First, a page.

Grupo Petrotemex, SA DE CV, et al. v. Polymetrix AG – The U.S. District Court for the District of Minnesota in St. Paul issued an application requesting authorization from the Swiss Federal Department of Justice and Police to take evidence and conduct remote depositions pursuant to the Hague Convention, based on a joint motion for Appointment of Commissioners with respect to depositions of witnesses in Switzerland which had been postponed due to restrictions on travel associated with the COVID- 19 pandemic. In an effort to complete the depositions before the filing of summary judgment motions, the Court had instructed the parties to initiate the Hague Convention process required to conduct the depositions by videoconference, while also monitoring “travel restrictions and public health guidance that could permit the depositions to be taken legally and reasonably safely outside of Switzerland, either in person or by videoconferencing means, sooner than they could be arranged through the Hague Convention process.” The Court granted defendant’s Expedited Motion Pursuant to Fed. R. Civ. P. 30(b)(4) ordering that the previously noticed depositions of its witnesses, that are scheduled for the week of August 3, 2020, be taken remotely using videoconferencing technology. While the Court recognized “the advantages of in-person depositions under ordinary circumstances”, it noted that “these are not ordinary circumstances” and the necessary restrictions related to the COVID-19 pandemic will likely continue for an indeterminate and potentially lengthy amount of time. With respect to a proposal by plaintiffs for a possible location option for in-person depositions that might be permissible from a legal or regulatory standpoint, the Court indicated that it “is not satisfied that travel to and from [that location] would not require a period of self-quarantine at least upon the return home for one or more of the participants, nor is the Court satisfied that the travel and in-person proceedings would not expose the participants to a substantially greater risk of contracting COVID-19 beyond what they might otherwise choose to encounter at home.” The Court further indicated it “is not willing to continue to allow the parties to take a wait-and-see approach”, ruling that the depositions must go forward because the technology is available and the parties have already secured the necessary authorization through the Hague Convention to proceed with the depositions by videoconferencing means. Finally, the parties were directed to meet and confer as to the remaining elements of a remote deposition protocol, and file a proposed remote deposition protocol. The Court issued an Order For Remote Deposition Protocol, with input from the parties, providing a protocol that “will govern the conduct of remote depositions in [the case].” The parties agreed that “the court reporter can administer the oath to each deponent remotely and such oaths shall have full legal effect under Fed. R. Civ. P. 28,” and that, pursuant to Fed. R. Civ. P. 29(a), “the recorded video may be used as if it were a recording prepared by a certified videographer and each side waives any objections based on authenticity.” The protocol indicates that the “witness shall not wear a mask or face covering of any kind during his/her deposition testimony . . . [and to the extent practicable the] head, shoulders, arms, and hands of the witness should be displayed on the screen at all times, as should any and all documents and/or other items that are on the table or in front of the witness.” In addition, “[n]o person may be physically located in the same room as the witness during the taking of a remote deposition except for a non-attorney who may be present solely for the purpose of providing technical assistance as needed.” On August 21, 2020, the Court ordered a hearings motion set for September 14, 2020 to address multiple motions filed by plaintiffs, including a motion for leave to amend the complaint and motions regarding alleged deficiencies in discovery and a motion for contempt. The hearing will be conducted via ZOOMGOV technology. (Case No. 0:16-cv-02401, presiding before District Judge Susan Richard Nelson; May 6, 2020, July 20, 2020, August 1, 2020, and August 21, 2020).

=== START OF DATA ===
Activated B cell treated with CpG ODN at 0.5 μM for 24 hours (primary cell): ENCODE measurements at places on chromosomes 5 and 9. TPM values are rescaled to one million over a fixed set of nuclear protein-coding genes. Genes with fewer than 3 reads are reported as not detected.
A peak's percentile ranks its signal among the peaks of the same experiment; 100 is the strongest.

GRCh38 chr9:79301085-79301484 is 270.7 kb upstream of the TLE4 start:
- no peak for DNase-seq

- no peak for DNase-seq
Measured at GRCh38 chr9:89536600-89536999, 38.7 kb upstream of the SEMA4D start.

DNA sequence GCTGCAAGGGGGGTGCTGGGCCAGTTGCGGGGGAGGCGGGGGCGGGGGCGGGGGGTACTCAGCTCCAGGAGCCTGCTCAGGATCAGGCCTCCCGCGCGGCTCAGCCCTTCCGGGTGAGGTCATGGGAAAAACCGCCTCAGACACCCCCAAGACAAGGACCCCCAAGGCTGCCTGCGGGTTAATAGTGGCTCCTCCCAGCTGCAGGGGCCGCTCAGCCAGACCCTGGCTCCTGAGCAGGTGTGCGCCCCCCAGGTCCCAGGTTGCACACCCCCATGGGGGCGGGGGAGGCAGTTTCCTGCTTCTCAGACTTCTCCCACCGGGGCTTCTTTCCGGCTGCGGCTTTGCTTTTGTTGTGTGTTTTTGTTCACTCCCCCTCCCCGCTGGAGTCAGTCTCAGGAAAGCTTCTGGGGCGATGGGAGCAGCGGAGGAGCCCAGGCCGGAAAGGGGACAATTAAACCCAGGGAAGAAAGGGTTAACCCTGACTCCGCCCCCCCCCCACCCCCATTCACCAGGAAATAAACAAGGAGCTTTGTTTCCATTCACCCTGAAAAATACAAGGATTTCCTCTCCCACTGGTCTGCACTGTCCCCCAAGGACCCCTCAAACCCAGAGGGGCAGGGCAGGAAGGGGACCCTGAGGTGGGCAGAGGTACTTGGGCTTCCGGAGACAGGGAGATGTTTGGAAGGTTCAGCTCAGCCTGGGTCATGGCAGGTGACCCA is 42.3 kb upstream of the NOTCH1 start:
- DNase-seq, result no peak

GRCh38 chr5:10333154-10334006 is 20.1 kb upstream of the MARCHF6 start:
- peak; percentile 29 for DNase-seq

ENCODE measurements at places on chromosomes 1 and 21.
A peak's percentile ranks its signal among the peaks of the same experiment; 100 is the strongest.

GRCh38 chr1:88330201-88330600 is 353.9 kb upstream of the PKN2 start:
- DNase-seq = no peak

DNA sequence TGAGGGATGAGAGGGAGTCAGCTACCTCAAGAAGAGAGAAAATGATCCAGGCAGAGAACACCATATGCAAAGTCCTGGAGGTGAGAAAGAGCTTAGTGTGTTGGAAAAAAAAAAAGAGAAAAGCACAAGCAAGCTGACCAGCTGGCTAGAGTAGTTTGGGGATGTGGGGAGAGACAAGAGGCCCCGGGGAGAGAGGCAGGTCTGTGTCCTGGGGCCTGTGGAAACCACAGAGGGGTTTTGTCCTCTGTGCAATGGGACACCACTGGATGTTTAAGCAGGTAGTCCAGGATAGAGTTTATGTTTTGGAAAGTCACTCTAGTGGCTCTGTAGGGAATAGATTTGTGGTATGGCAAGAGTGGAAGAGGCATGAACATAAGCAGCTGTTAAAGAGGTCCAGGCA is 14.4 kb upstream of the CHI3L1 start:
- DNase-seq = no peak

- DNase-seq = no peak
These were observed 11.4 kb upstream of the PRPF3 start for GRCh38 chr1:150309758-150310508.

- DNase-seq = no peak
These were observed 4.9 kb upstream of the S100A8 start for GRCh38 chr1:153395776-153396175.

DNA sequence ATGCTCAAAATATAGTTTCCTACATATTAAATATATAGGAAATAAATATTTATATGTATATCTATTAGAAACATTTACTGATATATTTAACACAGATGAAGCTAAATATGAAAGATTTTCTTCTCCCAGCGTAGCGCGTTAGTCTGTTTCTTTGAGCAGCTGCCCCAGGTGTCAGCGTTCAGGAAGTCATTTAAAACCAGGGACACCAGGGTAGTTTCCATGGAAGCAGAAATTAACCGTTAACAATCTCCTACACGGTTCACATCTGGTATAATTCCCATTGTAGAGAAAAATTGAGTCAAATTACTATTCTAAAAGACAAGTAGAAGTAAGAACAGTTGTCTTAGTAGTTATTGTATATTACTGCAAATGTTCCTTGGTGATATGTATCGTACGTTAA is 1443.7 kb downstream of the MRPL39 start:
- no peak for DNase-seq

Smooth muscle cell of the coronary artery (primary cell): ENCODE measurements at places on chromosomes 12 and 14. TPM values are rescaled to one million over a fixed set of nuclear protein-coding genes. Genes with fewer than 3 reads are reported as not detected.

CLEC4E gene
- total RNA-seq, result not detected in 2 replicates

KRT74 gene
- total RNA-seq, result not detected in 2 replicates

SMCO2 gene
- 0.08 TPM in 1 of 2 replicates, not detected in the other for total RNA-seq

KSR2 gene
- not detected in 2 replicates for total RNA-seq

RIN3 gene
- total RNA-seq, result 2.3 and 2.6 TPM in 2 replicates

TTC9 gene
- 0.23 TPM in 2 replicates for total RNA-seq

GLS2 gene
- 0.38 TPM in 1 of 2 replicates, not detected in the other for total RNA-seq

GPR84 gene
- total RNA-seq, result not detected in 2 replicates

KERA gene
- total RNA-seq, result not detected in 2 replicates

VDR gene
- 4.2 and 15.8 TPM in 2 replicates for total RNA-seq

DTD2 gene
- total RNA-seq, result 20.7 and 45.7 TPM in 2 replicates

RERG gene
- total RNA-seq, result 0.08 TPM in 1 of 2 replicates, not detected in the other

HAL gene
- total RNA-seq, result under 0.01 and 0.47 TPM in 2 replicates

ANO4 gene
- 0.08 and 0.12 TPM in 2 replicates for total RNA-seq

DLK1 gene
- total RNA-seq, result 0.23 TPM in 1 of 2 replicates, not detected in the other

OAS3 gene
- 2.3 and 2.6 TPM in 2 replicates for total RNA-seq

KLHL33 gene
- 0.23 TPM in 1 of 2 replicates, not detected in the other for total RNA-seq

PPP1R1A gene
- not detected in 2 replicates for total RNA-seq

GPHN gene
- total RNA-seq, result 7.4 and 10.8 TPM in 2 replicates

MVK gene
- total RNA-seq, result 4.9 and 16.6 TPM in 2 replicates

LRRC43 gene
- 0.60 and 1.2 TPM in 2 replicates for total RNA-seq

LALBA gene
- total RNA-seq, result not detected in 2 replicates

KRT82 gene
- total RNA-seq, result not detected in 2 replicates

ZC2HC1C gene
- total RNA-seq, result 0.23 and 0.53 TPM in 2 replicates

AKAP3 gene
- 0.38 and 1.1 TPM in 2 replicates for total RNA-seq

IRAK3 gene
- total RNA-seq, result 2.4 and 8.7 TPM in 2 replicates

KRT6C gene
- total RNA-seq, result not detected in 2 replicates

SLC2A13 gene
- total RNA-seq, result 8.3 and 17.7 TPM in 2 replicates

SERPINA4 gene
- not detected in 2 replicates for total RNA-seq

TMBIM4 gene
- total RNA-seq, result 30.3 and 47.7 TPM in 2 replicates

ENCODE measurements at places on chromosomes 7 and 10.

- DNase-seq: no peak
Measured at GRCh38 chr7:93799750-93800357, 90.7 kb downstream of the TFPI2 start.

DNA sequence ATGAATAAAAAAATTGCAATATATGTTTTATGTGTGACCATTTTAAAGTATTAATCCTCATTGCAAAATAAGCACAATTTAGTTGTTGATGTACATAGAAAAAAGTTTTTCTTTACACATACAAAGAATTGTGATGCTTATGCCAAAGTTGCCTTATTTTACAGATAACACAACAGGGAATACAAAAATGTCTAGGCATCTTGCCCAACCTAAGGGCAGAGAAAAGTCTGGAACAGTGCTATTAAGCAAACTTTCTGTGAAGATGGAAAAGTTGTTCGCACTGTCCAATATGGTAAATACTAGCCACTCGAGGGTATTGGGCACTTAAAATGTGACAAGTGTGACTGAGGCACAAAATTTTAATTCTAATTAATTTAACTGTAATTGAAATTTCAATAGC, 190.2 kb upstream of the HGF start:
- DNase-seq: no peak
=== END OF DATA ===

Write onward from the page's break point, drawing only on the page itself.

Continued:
District Judge Wilhelmina M. Wright
Willis Electric Co., Ltd. v. Polygroup Limited (Macao Commercial Offshore) et al. – The U.S. District Court for the District of Minnesota in St. Paul overruled plaintiff's objections to a magistrate judge's order denying in part plaintiff's motion to compel depositions to take place in the United States. The Court found the denial of plaintiff’s motion to compel depositions to occur in the United States “was neither clearly erroneous nor contrary to law on the basis of the COVID-19 pandemic.” In particular, the plaintiff did not demonstrate that the magistrate judge abused her discretion in considering the impact of the COVID-19 pandemic, in February and March, in light of the information available at the time and given a district court’s broad discretion in determining the location for depositions to occur. The Court granted the parties’ Joint Motion To Extend Fact Discovery Deadline In Light Of Exigent Circumstances, extending the fact discovery deadline to December 8, 2020, in part because “the Covid-19 pandemic has disrupted and continues to disrupt the parties’ ability to schedule and take international depositions in a convenient, safe, and efficient manner.” (Case No. 0:15-cv-03443; June 19, 2020 and July 30, 2020).